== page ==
Say "yoga" to most Americans, and they think "yoga poses." With its emphasis on using the physical body as a vehicle for spiritual awakening, hatha yoga—formerly a small and obscure corner of the vast yoga firmament—has captured the imagination and spirit of America, and is the branch of yoga that has flourished here most successfully. Never before in the history of yoga has the practice of physical postures assumed the importance that it has in the West.
Not that other branches of the path aren't flourishing as well. Bhakti yogis (followers of the path of devotion) are flocking to teachers such as Ammachi, the South Indian "hugging saint" believed by devotees to be an incarnation of the Divine Mother, who draws tens of thousands during her annual Western tour. Buddhist meditation (the Buddha was one of the greatest yogis of all time) has made the cover of Time magazine, and 1 million native-born Americans now identify themselves as Buddhist. The charismatic Gurumayi Chidvilasananda—the spiritual head of Siddha Yoga meditation, which teaches a shakti-based path of awakening energy—has tens of thousands of disciples, many of them Manhattan and Los Angeles glitterati.
But these numbers are dwarfed by the millions of Americans for whom "yoga" means "asana"—and for whom the physical postures are both the gateway into the practice and the vehicle for the spiritual teachings.
It may come as a surprise to these practitioners, but when scholars say that yoga is 5,000 years old, they're not referring to Downward-Facing Dog Pose. For most of yoga history, the attempt to achieve spiritual awakening—the "union" with the Divine and "yoking" of the mind that is the literal meaning of the word yoga—did not involve any particular physical postures other than the classic cross-legged meditation pose. (Which, by the way, is not the exclusive property of yogis—I've seen 10-year-old boys driving buffalo carts down the streets of India, perched in full Lotus on top of their loads of hay.) The elaborate physical postures and breathing techniques of hatha yoga probably weren't invented until at least the end of the first millennium A.D., as part of the Tantric movement, which celebrated the physical body as a vehicle for enlightenment.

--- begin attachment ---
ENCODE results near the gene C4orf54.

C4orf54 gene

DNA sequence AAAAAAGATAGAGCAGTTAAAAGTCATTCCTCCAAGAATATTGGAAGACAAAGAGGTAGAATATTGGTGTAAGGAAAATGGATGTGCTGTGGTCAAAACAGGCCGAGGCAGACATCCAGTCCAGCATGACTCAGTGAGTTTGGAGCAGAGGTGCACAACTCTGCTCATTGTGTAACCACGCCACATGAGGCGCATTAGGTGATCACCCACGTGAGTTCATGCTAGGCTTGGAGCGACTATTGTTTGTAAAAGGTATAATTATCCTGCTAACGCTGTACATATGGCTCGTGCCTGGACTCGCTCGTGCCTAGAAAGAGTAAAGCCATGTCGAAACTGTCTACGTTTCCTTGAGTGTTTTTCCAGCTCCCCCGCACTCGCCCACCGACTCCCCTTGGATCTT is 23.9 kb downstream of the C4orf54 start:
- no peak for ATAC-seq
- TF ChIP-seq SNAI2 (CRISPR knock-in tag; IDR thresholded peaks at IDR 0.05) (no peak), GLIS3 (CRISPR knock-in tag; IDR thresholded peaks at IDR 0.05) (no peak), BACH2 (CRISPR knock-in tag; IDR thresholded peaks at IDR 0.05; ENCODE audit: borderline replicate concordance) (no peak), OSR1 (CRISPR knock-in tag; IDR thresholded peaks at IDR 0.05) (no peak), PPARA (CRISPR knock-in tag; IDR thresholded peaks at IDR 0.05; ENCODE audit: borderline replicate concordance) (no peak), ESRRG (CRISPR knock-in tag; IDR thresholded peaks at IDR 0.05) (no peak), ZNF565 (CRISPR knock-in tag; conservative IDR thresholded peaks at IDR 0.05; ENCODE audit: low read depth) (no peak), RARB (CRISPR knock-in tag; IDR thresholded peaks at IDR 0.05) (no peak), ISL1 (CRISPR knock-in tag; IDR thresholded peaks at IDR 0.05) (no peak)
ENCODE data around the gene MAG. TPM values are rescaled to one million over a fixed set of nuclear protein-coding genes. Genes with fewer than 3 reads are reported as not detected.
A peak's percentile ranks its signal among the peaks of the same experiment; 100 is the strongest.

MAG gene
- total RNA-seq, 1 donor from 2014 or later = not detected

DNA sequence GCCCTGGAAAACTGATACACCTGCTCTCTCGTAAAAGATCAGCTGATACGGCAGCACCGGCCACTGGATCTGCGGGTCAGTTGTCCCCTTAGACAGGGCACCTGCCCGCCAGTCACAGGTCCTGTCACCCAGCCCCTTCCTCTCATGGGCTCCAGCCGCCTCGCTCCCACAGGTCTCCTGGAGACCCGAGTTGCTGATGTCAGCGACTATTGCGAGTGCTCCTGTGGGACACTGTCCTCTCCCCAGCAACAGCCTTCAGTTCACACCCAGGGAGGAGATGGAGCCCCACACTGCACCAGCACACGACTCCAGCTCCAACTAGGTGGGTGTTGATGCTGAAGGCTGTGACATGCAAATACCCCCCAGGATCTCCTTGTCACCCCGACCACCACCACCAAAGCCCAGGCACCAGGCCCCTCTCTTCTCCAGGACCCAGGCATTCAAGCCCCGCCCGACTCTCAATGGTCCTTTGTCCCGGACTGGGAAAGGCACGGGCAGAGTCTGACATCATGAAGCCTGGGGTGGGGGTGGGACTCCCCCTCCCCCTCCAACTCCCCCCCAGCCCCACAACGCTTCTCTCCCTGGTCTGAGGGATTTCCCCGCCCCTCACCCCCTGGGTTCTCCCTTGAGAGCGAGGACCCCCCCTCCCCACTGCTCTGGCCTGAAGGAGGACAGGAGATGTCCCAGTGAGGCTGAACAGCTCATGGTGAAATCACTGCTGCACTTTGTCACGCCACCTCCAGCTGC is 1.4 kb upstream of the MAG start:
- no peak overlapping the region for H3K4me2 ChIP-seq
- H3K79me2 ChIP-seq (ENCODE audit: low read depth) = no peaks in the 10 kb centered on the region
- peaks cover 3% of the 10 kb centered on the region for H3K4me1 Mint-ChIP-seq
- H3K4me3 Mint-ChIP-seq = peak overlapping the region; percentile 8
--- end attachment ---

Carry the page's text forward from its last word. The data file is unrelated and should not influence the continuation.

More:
Even then, hatha yoga remained a relatively obscure, esoteric, and even controversial practice. It drew harsh criticism from conservatives who viewed it as subverting the lofty goals of classical yoga. For the most part, it remained the province of a few subsects of sadhus, who practiced it in isolation in their temple monasteries and mountain caves—most notably the Natha yogis, the sect founded by Goraksha, the legendary father of hatha yoga, in the tenth century A.D. (The Natha's other distinguishing rites included slitting and stretching the lobes of their ears until they hung down to their shoulders, a practice that thus far has not caught on in the West.)
East Meets West
But in the first decades of the twentieth century, several pioneering Indians—working independently in different parts of their country—began delving into the practices of hatha yoga and introducing them to a lay audience. Sri Krishnamacharya in Mysore, Swami Sivananda in Rishikesh, Sri Yogendra in Bombay, and Swami Kuvalyananda in Lonavala were twentieth-century visionaries who shared an openness to Western science and medicine in addition to their profound knowledge of traditional Indian philosophy, medicine, and spirituality—and, most of all, an interest in hatha yoga as a tool for health of body and mind, and as a vehicle for transmitting the teachings of yoga philosophy to a broad audience.
These pioneers resurrected obscure texts, sought out adepts in remote ashrams (Krishnamacharya, it's said, had to go to Tibet to find a living master), and modified and modernized traditional practices to suit a broad audience. To the horror of their more conservative peers, they began teaching hatha yoga to the general public, including groups that had long been excluded from yogic practices, such as women and foreigners.
These first popularizers of yoga made only tiny inroads into Indian society.
But their students included such luminaries as B.K.S. Iyengar, K. Pattabhi Jois (founder of the popular Ashtanga Yoga system), Swami Satchidananda (of Woodstock fame), and Swami Vishnu-devananda (whose Sivananda Yoga ashrams now dot the globe). These teachers caught the attention of the blossoming Western counterculture and went on to found yoga empires in the West.
Most of the hatha yoga that is practiced in the West today, in fact, was brought here by the students of this handful of Indian pioneers.
It's not surprising that hatha yoga has become so popular in the West. We're a culture that's obsessed with the body—and paradoxically, sadly out of touch with it. Hatha yoga taps into our lust for physical perfection, but at the same time, it gives us a feeling of connection and peace with our bodies that we've yearned for, even if only unconsciously.